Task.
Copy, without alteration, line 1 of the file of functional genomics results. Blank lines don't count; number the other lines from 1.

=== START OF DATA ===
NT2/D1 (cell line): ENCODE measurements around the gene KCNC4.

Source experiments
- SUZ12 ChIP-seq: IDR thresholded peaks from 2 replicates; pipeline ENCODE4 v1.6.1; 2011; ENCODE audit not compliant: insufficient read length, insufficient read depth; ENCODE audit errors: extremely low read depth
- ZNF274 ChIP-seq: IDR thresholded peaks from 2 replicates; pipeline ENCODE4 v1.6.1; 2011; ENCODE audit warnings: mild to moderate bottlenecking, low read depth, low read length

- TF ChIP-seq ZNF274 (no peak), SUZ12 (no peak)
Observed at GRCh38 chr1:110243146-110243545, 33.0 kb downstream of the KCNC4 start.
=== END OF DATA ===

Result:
NT2/D1 (cell line): ENCODE measurements around the gene KCNC4.